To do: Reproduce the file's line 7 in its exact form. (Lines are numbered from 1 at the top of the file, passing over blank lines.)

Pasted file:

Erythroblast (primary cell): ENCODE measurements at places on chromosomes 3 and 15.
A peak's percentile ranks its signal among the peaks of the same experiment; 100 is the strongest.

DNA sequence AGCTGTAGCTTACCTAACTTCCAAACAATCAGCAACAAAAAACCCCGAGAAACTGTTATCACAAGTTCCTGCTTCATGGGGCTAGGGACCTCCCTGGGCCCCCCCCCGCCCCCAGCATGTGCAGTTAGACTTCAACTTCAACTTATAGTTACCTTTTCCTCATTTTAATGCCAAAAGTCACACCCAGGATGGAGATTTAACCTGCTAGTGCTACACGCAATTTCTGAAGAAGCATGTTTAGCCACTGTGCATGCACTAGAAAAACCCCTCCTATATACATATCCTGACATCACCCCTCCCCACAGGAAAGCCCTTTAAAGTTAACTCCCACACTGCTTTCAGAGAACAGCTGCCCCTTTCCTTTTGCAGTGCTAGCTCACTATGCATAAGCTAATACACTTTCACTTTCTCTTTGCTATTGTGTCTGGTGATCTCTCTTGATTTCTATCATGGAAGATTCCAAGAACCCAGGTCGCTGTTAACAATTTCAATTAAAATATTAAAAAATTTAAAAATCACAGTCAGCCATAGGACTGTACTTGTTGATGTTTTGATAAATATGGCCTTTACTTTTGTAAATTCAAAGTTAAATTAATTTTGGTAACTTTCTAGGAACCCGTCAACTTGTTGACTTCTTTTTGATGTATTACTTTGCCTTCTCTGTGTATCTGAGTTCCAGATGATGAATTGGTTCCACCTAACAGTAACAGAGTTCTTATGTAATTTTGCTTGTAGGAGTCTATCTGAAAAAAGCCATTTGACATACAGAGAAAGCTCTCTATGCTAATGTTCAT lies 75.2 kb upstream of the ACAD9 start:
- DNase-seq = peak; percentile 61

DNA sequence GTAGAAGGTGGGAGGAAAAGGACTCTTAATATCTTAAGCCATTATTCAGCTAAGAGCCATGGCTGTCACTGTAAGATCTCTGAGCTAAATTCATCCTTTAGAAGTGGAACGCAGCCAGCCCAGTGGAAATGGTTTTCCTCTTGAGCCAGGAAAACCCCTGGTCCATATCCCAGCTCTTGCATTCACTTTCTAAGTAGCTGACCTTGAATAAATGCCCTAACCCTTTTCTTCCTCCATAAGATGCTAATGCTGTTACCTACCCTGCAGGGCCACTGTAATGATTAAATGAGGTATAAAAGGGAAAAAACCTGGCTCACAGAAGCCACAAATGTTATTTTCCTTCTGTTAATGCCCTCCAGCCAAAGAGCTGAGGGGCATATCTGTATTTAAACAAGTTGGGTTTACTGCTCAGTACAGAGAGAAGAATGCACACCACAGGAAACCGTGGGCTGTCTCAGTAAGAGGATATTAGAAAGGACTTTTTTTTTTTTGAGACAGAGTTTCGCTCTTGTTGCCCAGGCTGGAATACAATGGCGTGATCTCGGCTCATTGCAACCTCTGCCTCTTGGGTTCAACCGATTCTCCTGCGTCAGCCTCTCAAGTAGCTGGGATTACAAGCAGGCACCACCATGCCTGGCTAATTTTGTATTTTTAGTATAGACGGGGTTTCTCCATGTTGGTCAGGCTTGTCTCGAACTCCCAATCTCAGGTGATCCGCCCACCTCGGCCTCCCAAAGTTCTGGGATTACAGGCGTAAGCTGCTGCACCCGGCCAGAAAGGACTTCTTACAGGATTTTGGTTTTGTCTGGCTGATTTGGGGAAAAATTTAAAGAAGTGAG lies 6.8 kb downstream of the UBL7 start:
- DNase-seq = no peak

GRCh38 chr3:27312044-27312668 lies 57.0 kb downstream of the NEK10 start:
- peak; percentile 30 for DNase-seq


GRCh38 chr3:27312044-27312668 lies 57.0 kb downstream of the NEK10 start: